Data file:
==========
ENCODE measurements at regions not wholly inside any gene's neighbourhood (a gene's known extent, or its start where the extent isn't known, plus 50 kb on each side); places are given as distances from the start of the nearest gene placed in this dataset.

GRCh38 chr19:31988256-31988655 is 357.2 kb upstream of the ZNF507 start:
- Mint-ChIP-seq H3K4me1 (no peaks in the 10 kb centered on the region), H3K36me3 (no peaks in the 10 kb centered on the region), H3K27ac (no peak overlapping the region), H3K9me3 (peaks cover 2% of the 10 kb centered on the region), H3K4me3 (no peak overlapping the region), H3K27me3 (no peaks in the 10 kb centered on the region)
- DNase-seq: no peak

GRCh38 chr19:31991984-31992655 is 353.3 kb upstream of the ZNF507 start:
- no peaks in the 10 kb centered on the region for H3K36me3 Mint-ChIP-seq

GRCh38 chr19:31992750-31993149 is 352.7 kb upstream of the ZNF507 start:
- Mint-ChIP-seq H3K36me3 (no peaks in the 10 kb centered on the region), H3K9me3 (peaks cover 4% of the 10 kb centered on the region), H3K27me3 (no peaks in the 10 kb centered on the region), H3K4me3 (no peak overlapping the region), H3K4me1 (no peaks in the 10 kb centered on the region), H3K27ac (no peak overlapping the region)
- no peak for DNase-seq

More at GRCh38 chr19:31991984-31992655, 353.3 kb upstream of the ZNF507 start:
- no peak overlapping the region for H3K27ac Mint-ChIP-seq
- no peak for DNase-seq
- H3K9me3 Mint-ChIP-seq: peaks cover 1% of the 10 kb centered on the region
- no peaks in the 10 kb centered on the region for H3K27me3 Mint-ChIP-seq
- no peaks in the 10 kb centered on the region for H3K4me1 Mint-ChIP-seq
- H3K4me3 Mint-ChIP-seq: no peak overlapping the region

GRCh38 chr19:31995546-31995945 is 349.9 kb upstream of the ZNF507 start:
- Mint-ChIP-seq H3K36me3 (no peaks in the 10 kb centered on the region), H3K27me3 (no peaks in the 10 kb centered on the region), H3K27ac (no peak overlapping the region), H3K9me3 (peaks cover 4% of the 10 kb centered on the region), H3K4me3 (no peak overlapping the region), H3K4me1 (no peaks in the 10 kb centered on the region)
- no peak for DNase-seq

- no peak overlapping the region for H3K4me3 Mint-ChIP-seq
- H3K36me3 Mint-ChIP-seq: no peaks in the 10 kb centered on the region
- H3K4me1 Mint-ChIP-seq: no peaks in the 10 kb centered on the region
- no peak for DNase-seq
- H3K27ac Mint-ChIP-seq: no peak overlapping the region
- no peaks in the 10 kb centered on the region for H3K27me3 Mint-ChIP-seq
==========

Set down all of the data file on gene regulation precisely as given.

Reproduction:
ENCODE measurements at regions not wholly inside any gene's neighbourhood (a gene's known extent, or its start where the extent isn't known, plus 50 kb on each side); places are given as distances from the start of the nearest gene placed in this dataset.

GRCh38 chr19:31988256-31988655 is 357.2 kb upstream of the ZNF507 start:
- Mint-ChIP-seq H3K4me1 (no peaks in the 10 kb centered on the region), H3K36me3 (no peaks in the 10 kb centered on the region), H3K27ac (no peak overlapping the region), H3K9me3 (peaks cover 2% of the 10 kb centered on the region), H3K4me3 (no peak overlapping the region), H3K27me3 (no peaks in the 10 kb centered on the region)
- DNase-seq: no peak

GRCh38 chr19:31991984-31992655 is 353.3 kb upstream of the ZNF507 start:
- no peaks in the 10 kb centered on the region for H3K36me3 Mint-ChIP-seq

GRCh38 chr19:31992750-31993149 is 352.7 kb upstream of the ZNF507 start:
- Mint-ChIP-seq H3K36me3 (no peaks in the 10 kb centered on the region), H3K9me3 (peaks cover 4% of the 10 kb centered on the region), H3K27me3 (no peaks in the 10 kb centered on the region), H3K4me3 (no peak overlapping the region), H3K4me1 (no peaks in the 10 kb centered on the region), H3K27ac (no peak overlapping the region)
- no peak for DNase-seq

More at GRCh38 chr19:31991984-31992655, 353.3 kb upstream of the ZNF507 start:
- no peak overlapping the region for H3K27ac Mint-ChIP-seq
- no peak for DNase-seq
- H3K9me3 Mint-ChIP-seq: peaks cover 1% of the 10 kb centered on the region
- no peaks in the 10 kb centered on the region for H3K27me3 Mint-ChIP-seq
- no peaks in the 10 kb centered on the region for H3K4me1 Mint-ChIP-seq
- H3K4me3 Mint-ChIP-seq: no peak overlapping the region

GRCh38 chr19:31995546-31995945 is 349.9 kb upstream of the ZNF507 start:
- Mint-ChIP-seq H3K36me3 (no peaks in the 10 kb centered on the region), H3K27me3 (no peaks in the 10 kb centered on the region), H3K27ac (no peak overlapping the region), H3K9me3 (peaks cover 4% of the 10 kb centered on the region), H3K4me3 (no peak overlapping the region), H3K4me1 (no peaks in the 10 kb centered on the region)
- no peak for DNase-seq

- no peak overlapping the region for H3K4me3 Mint-ChIP-seq
- H3K36me3 Mint-ChIP-seq: no peaks in the 10 kb centered on the region
- H3K4me1 Mint-ChIP-seq: no peaks in the 10 kb centered on the region
- no peak for DNase-seq
- H3K27ac Mint-ChIP-seq: no peak overlapping the region
- no peaks in the 10 kb centered on the region for H3K27me3 Mint-ChIP-seq